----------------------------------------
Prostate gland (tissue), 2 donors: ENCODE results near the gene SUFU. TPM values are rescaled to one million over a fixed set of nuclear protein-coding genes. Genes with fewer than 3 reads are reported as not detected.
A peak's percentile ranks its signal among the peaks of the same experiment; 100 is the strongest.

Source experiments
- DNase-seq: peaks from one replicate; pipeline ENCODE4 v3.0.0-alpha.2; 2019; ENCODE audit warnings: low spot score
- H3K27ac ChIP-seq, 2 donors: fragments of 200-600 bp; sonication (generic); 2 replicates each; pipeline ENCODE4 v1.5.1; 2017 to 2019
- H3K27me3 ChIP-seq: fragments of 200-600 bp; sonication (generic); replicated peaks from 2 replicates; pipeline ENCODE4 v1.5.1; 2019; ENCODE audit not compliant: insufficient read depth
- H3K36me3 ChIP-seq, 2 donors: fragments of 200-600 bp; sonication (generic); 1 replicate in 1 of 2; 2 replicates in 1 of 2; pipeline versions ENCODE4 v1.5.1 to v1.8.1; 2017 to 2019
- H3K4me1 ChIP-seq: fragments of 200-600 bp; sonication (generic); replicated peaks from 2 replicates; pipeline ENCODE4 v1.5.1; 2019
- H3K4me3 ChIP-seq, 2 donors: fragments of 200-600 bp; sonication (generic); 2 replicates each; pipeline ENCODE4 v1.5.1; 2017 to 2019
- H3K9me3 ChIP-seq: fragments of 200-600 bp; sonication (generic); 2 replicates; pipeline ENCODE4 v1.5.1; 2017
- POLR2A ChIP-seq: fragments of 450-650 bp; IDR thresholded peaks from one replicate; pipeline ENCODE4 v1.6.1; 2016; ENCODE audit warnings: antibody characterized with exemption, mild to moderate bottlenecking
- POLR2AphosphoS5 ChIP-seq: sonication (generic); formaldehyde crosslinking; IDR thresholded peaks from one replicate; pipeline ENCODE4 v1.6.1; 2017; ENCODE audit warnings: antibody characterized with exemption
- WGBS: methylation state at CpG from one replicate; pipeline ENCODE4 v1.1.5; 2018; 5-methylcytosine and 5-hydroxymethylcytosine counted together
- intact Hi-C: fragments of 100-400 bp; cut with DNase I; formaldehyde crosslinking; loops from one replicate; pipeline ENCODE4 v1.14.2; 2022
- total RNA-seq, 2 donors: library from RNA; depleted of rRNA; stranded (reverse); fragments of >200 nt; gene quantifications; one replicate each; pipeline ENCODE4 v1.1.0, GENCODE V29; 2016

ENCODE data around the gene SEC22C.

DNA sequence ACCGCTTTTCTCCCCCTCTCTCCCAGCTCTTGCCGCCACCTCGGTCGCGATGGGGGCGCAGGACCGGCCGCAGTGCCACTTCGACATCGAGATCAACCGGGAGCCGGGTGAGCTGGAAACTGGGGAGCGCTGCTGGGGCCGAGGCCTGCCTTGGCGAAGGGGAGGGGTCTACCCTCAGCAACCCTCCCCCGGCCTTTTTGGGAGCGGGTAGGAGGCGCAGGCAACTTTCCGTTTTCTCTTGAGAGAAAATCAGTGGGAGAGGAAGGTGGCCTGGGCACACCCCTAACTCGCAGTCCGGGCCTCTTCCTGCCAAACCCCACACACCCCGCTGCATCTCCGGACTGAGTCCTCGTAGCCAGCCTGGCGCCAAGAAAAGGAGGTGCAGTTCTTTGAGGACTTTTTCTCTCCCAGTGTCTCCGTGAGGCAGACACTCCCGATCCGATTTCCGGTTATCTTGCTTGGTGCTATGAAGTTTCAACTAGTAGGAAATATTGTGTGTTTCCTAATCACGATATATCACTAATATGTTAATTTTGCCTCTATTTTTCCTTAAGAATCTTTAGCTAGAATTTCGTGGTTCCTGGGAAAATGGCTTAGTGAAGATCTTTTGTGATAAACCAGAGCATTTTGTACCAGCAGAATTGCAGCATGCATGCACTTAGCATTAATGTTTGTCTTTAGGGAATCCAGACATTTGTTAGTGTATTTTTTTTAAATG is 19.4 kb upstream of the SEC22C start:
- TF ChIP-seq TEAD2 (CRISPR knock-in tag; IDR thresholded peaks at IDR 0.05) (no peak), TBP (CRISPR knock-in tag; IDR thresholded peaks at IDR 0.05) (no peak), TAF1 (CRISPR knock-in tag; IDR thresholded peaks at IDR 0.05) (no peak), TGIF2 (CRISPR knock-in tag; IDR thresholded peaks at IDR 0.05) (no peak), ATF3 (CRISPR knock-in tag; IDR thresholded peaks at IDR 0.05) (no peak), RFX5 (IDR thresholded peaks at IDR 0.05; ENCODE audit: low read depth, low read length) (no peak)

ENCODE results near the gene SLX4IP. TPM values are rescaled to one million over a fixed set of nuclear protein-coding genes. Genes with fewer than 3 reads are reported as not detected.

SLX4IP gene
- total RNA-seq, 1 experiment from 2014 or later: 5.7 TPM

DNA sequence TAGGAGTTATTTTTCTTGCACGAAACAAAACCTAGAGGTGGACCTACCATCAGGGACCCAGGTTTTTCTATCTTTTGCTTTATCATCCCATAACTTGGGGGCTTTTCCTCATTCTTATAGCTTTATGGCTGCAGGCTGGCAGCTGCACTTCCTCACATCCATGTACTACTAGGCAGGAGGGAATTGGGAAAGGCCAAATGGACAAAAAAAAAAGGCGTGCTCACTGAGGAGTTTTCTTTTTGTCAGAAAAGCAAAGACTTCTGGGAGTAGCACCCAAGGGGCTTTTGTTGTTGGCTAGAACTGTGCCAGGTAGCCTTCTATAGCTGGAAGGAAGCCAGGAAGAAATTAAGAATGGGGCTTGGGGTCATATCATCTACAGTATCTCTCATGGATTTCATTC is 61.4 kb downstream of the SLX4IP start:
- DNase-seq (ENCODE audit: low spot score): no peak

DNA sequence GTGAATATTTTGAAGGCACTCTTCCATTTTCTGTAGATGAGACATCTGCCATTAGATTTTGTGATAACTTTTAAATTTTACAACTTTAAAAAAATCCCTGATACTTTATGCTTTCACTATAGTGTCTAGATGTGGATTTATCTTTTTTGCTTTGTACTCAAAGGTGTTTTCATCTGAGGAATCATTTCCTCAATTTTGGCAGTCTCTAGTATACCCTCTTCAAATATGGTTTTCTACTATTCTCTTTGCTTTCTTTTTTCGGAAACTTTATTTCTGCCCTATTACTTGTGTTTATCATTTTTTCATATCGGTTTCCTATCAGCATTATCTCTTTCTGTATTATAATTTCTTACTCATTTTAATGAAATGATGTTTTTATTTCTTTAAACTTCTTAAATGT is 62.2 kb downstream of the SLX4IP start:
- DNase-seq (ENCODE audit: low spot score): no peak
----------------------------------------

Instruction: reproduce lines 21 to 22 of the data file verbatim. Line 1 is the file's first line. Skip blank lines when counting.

- total RNA-seq, 1 experiment from 2014 or later: 5.7 TPM

DNA sequence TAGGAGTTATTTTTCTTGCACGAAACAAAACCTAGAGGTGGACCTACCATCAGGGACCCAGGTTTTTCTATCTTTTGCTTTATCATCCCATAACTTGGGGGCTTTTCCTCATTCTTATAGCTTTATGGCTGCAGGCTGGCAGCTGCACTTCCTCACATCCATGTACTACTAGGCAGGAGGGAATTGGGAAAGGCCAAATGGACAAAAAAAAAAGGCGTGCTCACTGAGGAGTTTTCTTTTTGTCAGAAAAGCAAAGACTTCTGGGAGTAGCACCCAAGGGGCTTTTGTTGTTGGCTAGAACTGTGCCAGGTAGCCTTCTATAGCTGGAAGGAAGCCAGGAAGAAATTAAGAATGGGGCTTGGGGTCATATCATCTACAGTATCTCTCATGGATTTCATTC is 61.4 kb downstream of the SLX4IP start: